French Consul General to Compare
French and U.S. Worldviews
Posted September 16, 2002
HOLLAND -- The address "France and the U.S.: Two
Worldviews at Odds?" will be presented by the Honorable Dr.
Dominique Decherf, French Consul General in Chicago, Ill.,
on Tuesday, Oct. 1, at 4 p.m. at Hope College in the Maas
Center conference room.
The talk will consider the differences and
similarities in the cultural perceptions of politics in
France and the United States.
The public is invited. Admission is free.
Decherf's research interests include U.S.-French
analysis, French foreign policy, Africa, religion and
international affairs, religion and human rights, and the
relationship between church and state. He is the author of
several scholarly papers, and during 2000-01 was a Fellow at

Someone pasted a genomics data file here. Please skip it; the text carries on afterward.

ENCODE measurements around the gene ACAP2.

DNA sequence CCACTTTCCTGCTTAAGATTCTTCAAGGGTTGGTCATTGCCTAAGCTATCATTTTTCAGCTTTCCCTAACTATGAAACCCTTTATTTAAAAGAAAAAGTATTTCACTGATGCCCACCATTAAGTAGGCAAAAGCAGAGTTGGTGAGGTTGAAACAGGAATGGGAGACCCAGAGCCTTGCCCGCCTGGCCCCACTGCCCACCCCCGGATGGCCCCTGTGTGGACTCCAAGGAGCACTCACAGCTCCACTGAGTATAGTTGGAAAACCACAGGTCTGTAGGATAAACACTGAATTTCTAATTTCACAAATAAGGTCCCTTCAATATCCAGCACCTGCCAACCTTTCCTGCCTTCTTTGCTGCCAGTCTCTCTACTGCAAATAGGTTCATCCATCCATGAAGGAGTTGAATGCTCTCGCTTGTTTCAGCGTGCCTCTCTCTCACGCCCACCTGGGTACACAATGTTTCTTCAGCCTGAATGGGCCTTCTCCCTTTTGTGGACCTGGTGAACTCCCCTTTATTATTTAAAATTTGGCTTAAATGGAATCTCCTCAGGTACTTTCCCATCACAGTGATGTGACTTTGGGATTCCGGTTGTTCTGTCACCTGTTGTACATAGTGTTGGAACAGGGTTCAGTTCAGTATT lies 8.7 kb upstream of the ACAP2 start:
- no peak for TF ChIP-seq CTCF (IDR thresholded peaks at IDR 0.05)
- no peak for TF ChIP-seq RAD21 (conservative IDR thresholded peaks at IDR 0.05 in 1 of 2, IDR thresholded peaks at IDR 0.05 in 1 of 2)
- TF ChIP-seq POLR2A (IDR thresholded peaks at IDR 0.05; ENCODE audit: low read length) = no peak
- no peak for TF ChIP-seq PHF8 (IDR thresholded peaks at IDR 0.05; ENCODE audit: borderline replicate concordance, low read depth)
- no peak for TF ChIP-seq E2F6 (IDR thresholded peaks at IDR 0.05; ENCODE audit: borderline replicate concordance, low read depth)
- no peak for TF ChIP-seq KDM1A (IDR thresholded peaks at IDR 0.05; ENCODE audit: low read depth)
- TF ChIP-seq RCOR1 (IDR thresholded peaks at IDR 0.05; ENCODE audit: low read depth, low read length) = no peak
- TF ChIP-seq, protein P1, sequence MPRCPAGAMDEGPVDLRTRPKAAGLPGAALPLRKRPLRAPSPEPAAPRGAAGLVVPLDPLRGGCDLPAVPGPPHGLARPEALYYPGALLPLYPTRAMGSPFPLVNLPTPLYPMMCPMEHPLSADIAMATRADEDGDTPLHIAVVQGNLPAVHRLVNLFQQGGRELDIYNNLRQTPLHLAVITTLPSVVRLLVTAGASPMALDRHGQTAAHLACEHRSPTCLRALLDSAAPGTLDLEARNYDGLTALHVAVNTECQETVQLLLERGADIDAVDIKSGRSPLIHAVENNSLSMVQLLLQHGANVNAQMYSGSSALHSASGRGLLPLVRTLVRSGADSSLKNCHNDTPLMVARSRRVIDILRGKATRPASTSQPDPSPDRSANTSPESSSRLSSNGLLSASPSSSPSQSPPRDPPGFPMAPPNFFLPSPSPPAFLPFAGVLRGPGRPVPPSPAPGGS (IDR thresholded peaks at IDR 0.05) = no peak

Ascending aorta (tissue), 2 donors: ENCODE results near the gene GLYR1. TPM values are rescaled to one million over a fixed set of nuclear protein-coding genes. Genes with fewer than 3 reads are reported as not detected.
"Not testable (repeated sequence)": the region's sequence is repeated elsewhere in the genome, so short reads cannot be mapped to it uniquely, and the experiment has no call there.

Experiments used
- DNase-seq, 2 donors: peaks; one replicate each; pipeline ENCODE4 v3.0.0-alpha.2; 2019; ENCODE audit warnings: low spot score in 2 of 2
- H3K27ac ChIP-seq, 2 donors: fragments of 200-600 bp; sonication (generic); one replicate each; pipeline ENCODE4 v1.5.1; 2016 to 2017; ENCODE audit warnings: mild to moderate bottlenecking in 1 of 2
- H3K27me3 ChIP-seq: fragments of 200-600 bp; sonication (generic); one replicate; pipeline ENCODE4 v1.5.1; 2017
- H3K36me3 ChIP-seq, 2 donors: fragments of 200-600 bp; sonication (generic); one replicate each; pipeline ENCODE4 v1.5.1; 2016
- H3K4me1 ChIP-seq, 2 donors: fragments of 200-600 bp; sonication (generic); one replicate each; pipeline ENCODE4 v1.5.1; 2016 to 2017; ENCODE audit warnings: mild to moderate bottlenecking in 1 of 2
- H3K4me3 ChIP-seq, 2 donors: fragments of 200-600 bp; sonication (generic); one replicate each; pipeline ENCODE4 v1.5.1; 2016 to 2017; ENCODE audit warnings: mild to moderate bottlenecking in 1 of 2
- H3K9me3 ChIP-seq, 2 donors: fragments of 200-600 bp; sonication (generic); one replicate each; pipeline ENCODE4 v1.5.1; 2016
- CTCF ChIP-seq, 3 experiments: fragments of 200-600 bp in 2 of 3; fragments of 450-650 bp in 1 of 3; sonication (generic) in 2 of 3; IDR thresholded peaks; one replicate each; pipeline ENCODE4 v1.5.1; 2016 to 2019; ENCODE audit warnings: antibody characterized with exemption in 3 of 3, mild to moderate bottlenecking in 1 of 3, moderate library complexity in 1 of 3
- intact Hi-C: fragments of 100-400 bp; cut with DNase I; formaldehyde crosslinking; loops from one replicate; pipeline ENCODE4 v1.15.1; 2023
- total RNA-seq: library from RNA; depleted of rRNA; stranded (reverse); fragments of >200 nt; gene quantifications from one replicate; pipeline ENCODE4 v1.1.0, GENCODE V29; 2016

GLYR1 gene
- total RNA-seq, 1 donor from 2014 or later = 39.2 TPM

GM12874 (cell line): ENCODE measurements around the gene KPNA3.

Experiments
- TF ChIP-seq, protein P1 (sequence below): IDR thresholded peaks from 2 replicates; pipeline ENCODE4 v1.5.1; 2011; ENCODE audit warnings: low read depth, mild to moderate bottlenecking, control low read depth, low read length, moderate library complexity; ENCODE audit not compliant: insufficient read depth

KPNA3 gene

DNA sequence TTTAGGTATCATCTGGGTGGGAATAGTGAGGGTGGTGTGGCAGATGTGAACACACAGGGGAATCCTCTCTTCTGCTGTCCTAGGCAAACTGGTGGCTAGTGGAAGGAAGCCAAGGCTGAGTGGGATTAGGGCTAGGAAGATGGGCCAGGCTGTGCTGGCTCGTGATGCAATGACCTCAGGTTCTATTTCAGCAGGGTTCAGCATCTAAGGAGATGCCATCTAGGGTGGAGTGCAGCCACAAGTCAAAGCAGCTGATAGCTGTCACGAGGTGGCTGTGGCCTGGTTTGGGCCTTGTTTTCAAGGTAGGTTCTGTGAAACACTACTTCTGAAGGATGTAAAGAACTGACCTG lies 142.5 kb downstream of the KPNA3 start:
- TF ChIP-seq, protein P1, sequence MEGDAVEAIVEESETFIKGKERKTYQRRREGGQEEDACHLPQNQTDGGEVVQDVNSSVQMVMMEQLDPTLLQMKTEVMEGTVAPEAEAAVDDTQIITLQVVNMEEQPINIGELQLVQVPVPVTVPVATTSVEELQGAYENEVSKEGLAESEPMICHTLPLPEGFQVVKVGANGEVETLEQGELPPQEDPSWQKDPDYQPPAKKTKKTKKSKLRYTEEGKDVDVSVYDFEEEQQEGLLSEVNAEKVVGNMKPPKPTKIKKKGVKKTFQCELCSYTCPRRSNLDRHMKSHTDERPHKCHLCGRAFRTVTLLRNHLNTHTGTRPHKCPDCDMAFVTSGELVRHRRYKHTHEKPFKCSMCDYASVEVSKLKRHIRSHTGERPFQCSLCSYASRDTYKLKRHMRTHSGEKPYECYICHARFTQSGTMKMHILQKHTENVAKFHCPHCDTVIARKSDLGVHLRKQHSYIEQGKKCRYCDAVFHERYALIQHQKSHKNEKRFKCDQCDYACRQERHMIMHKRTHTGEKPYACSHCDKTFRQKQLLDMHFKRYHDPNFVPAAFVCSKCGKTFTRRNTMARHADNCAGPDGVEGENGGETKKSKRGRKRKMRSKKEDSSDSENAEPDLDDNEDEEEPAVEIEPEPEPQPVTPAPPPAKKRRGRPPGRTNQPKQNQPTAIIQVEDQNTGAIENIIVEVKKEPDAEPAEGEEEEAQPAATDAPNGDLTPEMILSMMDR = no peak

the Weatherhead Center for International Affairs at Harvard
He has been with the French consulate in Chicago
since the summer of 2001. His other assignments abroad have
included serving as charge d'affaires in Angola from 1977 to
1979 and in Tanzania from 1979 to 1982; as deputy consul
general in Jerusalem from 1982 to 1986; and as charge
d'affaires in Burkina Faso from 1989 to 1993, in Saudi
Arabia from 1993 to 1994, and the Ivory Coast and Liberia
from 1994 to 1997.
Decherf was deputy spokesman with the Ministry of
Foreign Affairs in Paris, France, from 1987 to 1989, and was
director of human resources with the ministry from 1997 to
He holds a Ph.D. in law from the Pantheon-Sorbonne
in Paris, and master's degrees from the Institut d'Etudes
Politiques de Paris and the Institut des Langues et
Civilisations Orientales Vivantes (Swahili) in Paris.
Decherf's talk is hosted by the college's French
Studies Colloquium. The Maas Center is located on Columbia
Avenue at 11th Street.